Doctoral student to take part in international environmental project

Marcos Todt to contribute for Environmental Justice Atlas sharing Brazilian records

17/07/2019 - 08h39

2019_07_10-ejatlasDoctoral student in the Social Sciences program, Marcos Todt started his collaboration with the Environmental Justice Atlas (EJAtlas), which features the socio-environmental conflicts from all over the world. He began his work by describing the Mina Guaíba, a project designed by a local company of Rio Grande do Sul, which is geared towards the production of mineral coal. Authorities are working on the environmental license for the project. “If approved, it will be Brazil’s largest open-pit coal mine,” Todt says. His contribution was accepted in June. He intends to share other projects that are potentially harmful to the environment.

In Todt’s view, Mina Guaíba will comprise an area larger than 4,000 ha in the cities of Charqueadas and Eldorado do Sul. Todt sees it as a socio-environmental conflict due to the existence of a conflict of interest involving social actors on the use of natural resources, that is, by the use of the land. “If the project is implemented, more than 70 families of small farmers, responsible for one of the largest agro ecological rice production in Brazil, will be forced out of their homes and so will the residents of some urban areas in the region. Indigenous communities will also be affected.” he says.

As Todt has reported in the environmental atlas, the impacts could lead to the contamination of water: its quality would be reduced and the local biodiversity would be lost. This would, among other things, contribute to global warming. “Under an ecological perspective, we are concerned about it because it has been designed for coal extraction (an estimated reserve of 166 million tons) in an area very close to the Delta Jacuí Park (Central Zone of the Atlantic Forest Biosphere Reserve) and the Jacuí River. The waters could be contaminated by heavy metals and other pollutants. In addition, he envisions that this could cause the water table to be lowered and streams to be diverted. This also worsens the quality of air due to the dust produced in the mines. Not to mention that coal is one of the most important agents for CO2 emission, which causes the greenhouse effect. Such effect is responsible for climate changes that put human life in danger. These are some of the reasons for concern under an environmental perspective, “he points out.

The way Todt sees it, this may also cause health care problems. For instance, coal mine workers could have serious respiratory problems caused by environmental conditions. They could also be effected by common occupational accidents, mobile device traffic, slides, fire / explosion, and particulate matter accidents. “In some cases we can see a clear connection between the mining activity and hunger in traditional peoples. And several indigenous communities live in the area where the mining company intends to set up the Mina Guaíba. Also, the project is a reason for concern for the health of the entire population of the region, including Porto Alegre, as it presents serious risk of contamination of water and air by heavy metals. As for water, the water table runs risk of contamination. Any mistakes or accidents will quickly compromise water supply of Porto Alegre and the greater metropolitan area. As for air, the population of the region can be affected by exposure to atmospheric pollutants, as coal mining releases several toxic substances, “Todt adds.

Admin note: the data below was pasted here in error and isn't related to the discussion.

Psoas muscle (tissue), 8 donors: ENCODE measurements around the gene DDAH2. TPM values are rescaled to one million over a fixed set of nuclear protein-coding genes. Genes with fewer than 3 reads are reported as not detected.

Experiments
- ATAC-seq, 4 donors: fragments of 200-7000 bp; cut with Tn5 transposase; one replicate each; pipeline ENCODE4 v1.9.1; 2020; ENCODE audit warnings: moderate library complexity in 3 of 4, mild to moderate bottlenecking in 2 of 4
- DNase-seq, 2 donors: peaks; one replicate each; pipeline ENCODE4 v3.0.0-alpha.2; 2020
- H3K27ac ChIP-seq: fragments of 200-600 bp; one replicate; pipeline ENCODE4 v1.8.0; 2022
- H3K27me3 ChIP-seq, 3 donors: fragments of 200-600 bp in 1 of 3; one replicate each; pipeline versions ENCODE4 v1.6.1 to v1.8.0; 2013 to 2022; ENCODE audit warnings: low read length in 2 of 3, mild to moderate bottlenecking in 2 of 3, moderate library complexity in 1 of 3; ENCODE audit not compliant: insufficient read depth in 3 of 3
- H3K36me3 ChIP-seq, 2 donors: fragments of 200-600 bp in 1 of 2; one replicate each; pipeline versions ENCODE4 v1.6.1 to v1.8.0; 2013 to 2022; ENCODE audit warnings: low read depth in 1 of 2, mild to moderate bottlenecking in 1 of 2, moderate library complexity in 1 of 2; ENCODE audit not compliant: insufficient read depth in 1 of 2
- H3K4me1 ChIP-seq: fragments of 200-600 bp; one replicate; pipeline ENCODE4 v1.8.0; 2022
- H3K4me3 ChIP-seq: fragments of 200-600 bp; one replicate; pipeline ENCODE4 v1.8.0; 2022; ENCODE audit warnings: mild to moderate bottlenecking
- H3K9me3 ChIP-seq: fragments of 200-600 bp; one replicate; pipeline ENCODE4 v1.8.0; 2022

The Environmental Justice Atlas is sponsored by the European Research Council and coordinated at the Instituto de Ciência Ambiental e Tecnologia (ICTA), of the Universidad Autónoma de Barcelona (UAB), by Leah Temper and Joan Martínez-Alier. Daniela De Bene serves as the project’s main director. It receives the support of ENVJustice Project, a project geared towards environmental justice. “According to Martínez-Alier, EJAtlas is a valuable source for research as it makes it easy for researchers to see the conflicts by selecting the type of natural resource, countries or by the companies involved. Global analysis shows that ecological conflicts are growing at an alarming rate all over the world due to the demand for materials and energy from the world’s middle and upper class population. Poor and indigenous communities, as well as people with no political power are the most commonly affected” says Todt.

Todt found out about EJAtlas as he was reading articles in support of his PhD research. His study, under the guidance of Professor Rafael Machado Madeira, looks at the way in which political parties of Brazil address ecological issues. “Several researchers at ICTA-UAB are important references in my research. I am currently in contact with Professor Federico Demaria, an ICTA-UAB interdisciplinary socio-environmental scientist and adjunct coordinator of the EnvJustice Project. I have also been working with researcher Grettel Navas, also from ICTA-UAB. Navas participates in ENVJustice and coordinates the Working Group on Political Ecology the Latin American Council of Social Sciences (CLACSO). Both encouraged me to share some Brazilian cases in the EJAtlas, “he says. He intends to share some other mining-related cases of social and environmental conflicts. According to him, in Rio Grande do Sul alone, there are more than 150 such projects.

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